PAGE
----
Other Astoria claims to fame: The area is home to the oldest European settlement in the West and an important migratory site for some 20,000 birds each fall. Astoria also helped usher in the canning industry in the mid-1800s.•

Length: 6.4 miles

Surface: Asphalt, boardwalk

Uses: Biking, walking, inline skating, fishing; wheelchair accessible

Frisco Trail (Arkansas)

Route: Scull Creek Trail (W. Prospect St.) > Town Branch Trail, Fayetteville

Length: 2.39 mi. (asphalt, concrete)

Highlights: This tree-shaded trail—which parallels an active railroad for a portion of its route—connects Fayetteville’s south side with its vibrant entertainment center, providing a safe alternative to access the area on foot or by bike.

Heritage Rail Trail County Park (Pennsylvania)

Heritage Rail Trail County Park | Photo by Tim Senft, courtesy York County Rail Trail Authority
Heritage Rail Trail County Park | Photo by Tim Senft, courtesy York County Rail Trail Authority

This 25-mile rail-trail follows the former route of the North Central Railway, which President Lincoln took to deliver his famous Gettysburg Address. The trail now shares 10 miles with Steam Into History—an excursion ride powered by a replica 1860s steam locomotive that honors the area’s rich past. The trail also features seven railroad structures listed on the National Register of Historic Places, including the Howard Tunnel, the second-oldest active railroad tunnel in the country.

Length: 24.9 miles

Surface: Crushed stone

Uses: Biking, walking, fishing, horseback riding, cross-country skiing; wheelchair accessible

North Cedar Lake Regional Trail/Cedar Lake Trail (Minnesota)

Route: Hopkins > Minneapolis

Length: 9 mi. (asphalt)

Highlights: This busy urban trail follows a freight line for most of its route between Hopkins and downtown Minneapolis. The trail runs (with the freight line) underneath Target Field, home of the Minnesota Twins, and eventually ends at the Mississippi River.

Wow Trail (New Hampshire)

WOW Trail in New Hampshire | Photo by TrailLink user abeetle
WOW Trail in New Hampshire | Photo by TrailLink user abeetle

Currently at 2.7 miles and eventually stretching to 9 miles between Laconia and Belmont, this extremely picturesque trail shares a corridor with the Winnipesaukee Scenic Railroad, between Meredith and Lakeport. Although the pathway travels through urban areas, the three local water bodies for which the trail is named—Lake Winnipesaukee, Opechee Bay and Lake Winnisquam—help create a serene natural backdrop for trail users.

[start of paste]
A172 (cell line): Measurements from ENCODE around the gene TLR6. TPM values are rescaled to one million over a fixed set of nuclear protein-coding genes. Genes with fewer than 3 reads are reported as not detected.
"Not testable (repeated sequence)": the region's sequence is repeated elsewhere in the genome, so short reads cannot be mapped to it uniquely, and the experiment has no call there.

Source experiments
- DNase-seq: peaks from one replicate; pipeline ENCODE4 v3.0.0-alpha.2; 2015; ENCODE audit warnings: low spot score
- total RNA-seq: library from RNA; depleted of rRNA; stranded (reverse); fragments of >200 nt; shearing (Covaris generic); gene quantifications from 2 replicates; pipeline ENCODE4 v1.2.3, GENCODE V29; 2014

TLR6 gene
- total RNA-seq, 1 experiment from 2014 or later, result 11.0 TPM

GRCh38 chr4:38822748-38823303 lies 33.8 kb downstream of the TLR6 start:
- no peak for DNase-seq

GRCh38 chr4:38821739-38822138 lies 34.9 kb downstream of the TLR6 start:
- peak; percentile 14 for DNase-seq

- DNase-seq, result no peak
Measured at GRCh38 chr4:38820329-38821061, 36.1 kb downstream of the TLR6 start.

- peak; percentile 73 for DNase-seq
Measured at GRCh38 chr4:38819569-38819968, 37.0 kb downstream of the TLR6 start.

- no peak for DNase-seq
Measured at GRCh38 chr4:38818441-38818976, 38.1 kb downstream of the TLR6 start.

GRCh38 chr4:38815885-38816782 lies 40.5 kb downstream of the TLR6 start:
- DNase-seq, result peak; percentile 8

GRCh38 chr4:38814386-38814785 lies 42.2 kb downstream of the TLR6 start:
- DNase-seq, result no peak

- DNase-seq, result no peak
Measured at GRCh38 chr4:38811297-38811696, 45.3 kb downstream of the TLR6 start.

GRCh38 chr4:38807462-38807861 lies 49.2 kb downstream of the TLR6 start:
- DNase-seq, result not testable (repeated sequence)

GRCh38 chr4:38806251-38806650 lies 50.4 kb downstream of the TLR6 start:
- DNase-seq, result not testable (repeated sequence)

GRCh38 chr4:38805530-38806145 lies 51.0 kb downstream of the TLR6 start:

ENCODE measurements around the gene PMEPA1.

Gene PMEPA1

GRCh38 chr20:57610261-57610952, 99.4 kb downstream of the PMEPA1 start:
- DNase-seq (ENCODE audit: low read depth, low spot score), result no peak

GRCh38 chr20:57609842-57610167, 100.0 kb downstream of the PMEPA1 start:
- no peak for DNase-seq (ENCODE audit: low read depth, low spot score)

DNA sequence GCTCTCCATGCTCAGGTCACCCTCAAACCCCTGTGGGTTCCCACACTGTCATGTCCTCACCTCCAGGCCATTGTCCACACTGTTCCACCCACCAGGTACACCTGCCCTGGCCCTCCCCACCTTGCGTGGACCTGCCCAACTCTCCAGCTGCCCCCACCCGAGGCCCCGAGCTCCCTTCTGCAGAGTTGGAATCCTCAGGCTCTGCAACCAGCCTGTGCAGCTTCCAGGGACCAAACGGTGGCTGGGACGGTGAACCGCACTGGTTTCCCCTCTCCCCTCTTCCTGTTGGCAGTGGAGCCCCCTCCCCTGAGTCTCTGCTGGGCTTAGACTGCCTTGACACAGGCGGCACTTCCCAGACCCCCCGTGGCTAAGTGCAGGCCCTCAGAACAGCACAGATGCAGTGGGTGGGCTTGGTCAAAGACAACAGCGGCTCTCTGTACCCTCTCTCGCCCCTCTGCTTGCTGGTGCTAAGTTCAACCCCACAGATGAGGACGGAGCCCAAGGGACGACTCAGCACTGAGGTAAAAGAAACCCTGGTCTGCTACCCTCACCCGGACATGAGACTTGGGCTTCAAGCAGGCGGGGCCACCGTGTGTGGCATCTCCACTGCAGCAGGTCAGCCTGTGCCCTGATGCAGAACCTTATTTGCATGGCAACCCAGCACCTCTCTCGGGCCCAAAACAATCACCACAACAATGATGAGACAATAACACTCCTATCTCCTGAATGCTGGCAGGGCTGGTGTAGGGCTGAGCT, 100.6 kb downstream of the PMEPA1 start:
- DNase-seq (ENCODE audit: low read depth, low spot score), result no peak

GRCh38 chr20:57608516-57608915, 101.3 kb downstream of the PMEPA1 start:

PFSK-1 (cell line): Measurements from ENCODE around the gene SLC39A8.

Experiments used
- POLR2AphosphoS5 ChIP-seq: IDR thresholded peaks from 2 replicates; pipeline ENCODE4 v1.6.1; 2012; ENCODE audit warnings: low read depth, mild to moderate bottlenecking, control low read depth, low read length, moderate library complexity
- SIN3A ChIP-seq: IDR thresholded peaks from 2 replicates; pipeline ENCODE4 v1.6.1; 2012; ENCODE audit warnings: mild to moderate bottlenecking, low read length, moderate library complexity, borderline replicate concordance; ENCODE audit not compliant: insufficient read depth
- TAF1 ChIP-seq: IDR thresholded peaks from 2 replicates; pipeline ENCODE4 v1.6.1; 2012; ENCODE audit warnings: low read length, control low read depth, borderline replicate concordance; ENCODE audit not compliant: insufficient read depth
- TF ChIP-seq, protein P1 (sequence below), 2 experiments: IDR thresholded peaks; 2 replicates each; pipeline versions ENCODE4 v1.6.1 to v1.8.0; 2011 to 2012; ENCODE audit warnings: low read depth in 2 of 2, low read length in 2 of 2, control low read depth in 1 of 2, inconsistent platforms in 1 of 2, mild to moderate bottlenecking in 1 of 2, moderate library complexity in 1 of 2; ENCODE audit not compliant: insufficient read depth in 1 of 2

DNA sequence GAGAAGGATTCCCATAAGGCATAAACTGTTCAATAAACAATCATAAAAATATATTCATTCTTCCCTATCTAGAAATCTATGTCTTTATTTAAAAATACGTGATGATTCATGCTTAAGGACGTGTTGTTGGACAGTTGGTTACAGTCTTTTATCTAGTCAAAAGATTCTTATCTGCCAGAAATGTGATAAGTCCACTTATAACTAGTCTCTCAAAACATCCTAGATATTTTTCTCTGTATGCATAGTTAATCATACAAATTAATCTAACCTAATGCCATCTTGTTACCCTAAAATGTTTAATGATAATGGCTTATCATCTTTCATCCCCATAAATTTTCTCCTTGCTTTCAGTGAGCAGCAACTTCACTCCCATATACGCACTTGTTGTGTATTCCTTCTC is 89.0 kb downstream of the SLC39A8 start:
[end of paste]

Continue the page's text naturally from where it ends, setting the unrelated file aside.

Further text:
Length: 2.7 miles

Surface: Asphalt

Uses: Biking, walking, inline skating, fishing, cross-country skiing; wheelchair accessible

Inland Rail Trail (California)

Route: Escondido Creek Bike Path, Escondido > San Marcos

Length: 6.5 mi. (asphalt)

Highlights: This developing 21-mile trail runs along the Sprinter light rail service connecting Escondido to Oceanside—and will eventually connect with the Coastal Rail Trail (rail-with-trail).

San Clemente Beach Trail (California)

San Clemente Beach Trail | Courtesy RTC
San Clemente Beach Trail | Courtesy RTC

Situated along a 2.3-mile stretch of shoreline in quaint San Clemente, this trail’s expansive Pacific Ocean views easily make it one of the most scenic rails-with-trails in the country. The sand surfaced pathway shares a corridor with an active Amtrak line as well as Metrolink trains that are part of the L.A. commuter rail system. When constructed, the trail project included crossing gates over the active railroad tracks that now enable pedestrians from town to reach the beach safely.

Length: 2.3 miles

Surface: Sand, boardwalk

Uses: Walking